Strike up a discussion on Chicago television and the subject will almost always turn to WBKB, the pioneering station put on the map by Capt. William Crawford "Bill" Eddy, an ex submarine commander who also happened to be deaf. There have been three stations that have answered to the call WBKB. Two were in Chicago. The third and current one, in Alpena Michigan, is a CBS affiliate and airs on channel 11. There is no relation to the previous two. This is the story of the first WBKB which aired in the Chicago area from 1940 to 1953.
Ask any long time Chicagoan what the Chicago, Granada, Nortown, and Uptown theaters have in common and they'll say Balaban & Katz. B & K didn't just build theaters, they built palaces. It was the 1920s, vaudeville was on the way out but Hollywood was coming up fast. By the 1930s, B & K theaters were packed, thanks to their pioneering efforts in air-conditioning. Balaban & Katz was one of many satellite companies owned or controlled by Paramount Pictures, Inc. Commonplace in the early to mid twentieth century, film production companies controlled the theaters playing their movies, allowing them complete control over the distribution and presentation of their product. Across the country Paramount had more than 1500 theaters plus more in Canada, Europe and in parts of South America.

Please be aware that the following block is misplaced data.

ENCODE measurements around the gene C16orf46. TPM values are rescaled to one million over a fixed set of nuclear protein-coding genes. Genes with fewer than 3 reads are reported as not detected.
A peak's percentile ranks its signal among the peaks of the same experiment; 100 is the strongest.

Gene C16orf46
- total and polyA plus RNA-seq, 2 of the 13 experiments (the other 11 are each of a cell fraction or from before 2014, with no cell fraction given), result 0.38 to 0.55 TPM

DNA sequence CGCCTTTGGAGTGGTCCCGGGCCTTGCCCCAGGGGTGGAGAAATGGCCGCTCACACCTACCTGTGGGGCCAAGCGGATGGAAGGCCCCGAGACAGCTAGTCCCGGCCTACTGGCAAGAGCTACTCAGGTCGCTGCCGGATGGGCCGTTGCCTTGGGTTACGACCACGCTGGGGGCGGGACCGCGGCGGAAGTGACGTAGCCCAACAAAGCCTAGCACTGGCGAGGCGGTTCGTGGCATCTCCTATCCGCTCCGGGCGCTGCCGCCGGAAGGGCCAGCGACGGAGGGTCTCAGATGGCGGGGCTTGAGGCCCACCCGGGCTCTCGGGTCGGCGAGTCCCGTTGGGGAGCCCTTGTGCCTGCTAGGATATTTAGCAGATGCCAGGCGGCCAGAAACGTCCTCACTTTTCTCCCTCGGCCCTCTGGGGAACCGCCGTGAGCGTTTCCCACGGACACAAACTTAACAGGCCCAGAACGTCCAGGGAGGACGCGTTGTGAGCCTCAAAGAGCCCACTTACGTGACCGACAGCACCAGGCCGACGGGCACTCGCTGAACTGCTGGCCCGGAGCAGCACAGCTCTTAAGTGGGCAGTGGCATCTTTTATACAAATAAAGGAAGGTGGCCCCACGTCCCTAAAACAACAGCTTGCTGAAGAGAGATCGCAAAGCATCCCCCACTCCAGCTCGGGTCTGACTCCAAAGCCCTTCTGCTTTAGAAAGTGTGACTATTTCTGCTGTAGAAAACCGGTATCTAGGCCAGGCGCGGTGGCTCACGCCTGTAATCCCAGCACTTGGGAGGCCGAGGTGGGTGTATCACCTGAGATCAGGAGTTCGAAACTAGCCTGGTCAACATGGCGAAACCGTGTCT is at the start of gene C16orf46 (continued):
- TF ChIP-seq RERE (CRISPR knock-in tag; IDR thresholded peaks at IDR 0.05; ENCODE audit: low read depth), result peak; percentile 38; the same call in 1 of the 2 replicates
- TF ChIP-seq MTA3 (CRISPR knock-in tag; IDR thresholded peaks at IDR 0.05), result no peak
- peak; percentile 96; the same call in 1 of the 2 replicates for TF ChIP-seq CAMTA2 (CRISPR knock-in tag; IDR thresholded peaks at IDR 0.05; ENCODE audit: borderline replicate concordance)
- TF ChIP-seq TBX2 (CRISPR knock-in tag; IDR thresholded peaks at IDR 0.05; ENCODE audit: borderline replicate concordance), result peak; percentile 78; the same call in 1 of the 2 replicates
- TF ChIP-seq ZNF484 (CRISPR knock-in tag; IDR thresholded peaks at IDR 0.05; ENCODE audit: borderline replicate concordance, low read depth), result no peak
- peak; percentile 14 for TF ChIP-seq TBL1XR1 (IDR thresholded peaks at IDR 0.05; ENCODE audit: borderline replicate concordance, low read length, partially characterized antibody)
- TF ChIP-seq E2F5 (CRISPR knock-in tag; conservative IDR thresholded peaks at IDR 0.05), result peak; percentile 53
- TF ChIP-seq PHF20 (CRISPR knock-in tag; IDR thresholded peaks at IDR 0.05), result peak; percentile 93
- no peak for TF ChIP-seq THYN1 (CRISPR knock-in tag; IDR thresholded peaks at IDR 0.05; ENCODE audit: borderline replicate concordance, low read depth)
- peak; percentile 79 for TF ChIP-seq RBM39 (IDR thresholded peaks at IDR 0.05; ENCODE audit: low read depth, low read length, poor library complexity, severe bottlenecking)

There was one more equally significant connection between Paramount and Balaban & Katz- the companies were run by brothers. Barney Balaban had been made president of Paramount Pictures Inc. when the company emerged from the bankruptcy of its predecessor company Paramount Publix Corporation in 1935. John Balaban, along with Sam Katz ran Balaban & Katz Theaters Inc.
In Chicago, Balaban & Katz had more than 100 theaters displaying their name. Metro-Goldwyn-Mayer had a similar set-up with its Loew's Theater circuit. However these monopolistic practices caught the attention of the U.S. Justice Department and in the end Paramount (as well as MGM and others) were ordered to decide which business they wanted to be in- film producing or theater ownership. Paramount chose to stay in the picture producing business. Because of this, in 1950, a new corporation was formed- United Paramount Theaters Inc., presided over by Leonard H. Goldenson.
But back in 1939, John Balaban convinced Leonard H. Goldenson, then a on the rise Paramount corporate lawyer to acquire an experimental television license that would become W9XBK. The second electronic station on the air (the first was W9XZV, Zenith Radio Corporation's experimental outlet on channel 1), W9XBK transmitted at 60-66 megacycles, then television's channel 2. Balaban & Katz also held the experimental television licenses for W9XBT, W9XBB, and W9XPR. When the VHF frequencies were changed by the FCC, W9XBK found itself transmitting at 66-72 megacycles, the current channel 4. W9XZV ended up on channel 2. Late in 1943, the station would become the first commercial station in Chicago, WBKB. Around the same time Paramount would launch a second television station, KTLA in Los Angeles.
Neither Paramount or B & K had any idea what to do with a television station. John Balaban decided to hire Bill Eddy who had been working for NBC. Eddy was given $60,000 to start up W9XBK. Eddy quickly assembled his staff. As chief engineer was Arch Brolly who Eddy knew from his days with Philo Farnsworth; Reinald Werrenrath, who worked with Eddy at NBC; and from Chicago, Bill Kusack and Dick Shapiro, TV repairmen who worked for RCA Victor; and Stan Osterlund.